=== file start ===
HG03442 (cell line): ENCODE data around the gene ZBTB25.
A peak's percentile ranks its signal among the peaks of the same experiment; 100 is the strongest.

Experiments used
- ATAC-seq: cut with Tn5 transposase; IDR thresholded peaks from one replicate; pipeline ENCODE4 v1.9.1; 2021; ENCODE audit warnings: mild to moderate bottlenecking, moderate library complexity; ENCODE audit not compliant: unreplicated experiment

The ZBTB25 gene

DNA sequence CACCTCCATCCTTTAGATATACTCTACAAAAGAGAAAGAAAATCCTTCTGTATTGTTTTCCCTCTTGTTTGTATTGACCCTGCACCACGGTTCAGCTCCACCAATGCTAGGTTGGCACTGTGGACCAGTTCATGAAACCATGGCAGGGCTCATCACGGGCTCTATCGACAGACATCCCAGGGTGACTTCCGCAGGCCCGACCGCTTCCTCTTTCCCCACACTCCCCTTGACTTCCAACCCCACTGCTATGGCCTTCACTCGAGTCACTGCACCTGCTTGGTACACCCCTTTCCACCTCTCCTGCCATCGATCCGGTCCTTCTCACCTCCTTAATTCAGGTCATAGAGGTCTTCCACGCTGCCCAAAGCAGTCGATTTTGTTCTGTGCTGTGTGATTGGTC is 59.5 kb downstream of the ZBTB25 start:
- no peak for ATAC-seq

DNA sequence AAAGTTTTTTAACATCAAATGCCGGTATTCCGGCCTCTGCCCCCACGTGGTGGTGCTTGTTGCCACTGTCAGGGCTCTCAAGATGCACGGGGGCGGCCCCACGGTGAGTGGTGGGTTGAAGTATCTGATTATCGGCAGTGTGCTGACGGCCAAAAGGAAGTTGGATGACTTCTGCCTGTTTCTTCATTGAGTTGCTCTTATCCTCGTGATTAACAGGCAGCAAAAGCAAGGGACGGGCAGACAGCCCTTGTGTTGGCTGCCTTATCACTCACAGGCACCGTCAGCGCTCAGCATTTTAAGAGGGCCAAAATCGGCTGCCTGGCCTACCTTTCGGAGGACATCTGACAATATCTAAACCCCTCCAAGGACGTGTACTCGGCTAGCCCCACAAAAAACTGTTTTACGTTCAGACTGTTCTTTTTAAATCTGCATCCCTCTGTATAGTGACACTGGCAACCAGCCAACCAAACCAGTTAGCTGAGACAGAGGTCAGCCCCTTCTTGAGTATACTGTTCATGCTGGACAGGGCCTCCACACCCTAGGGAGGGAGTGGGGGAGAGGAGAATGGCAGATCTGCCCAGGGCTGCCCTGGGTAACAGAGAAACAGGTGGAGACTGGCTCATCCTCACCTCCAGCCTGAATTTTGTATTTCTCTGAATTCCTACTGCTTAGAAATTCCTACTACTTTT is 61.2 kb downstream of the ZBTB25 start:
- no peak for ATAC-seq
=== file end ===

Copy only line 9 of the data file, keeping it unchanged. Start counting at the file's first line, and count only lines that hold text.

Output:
- no peak for ATAC-seq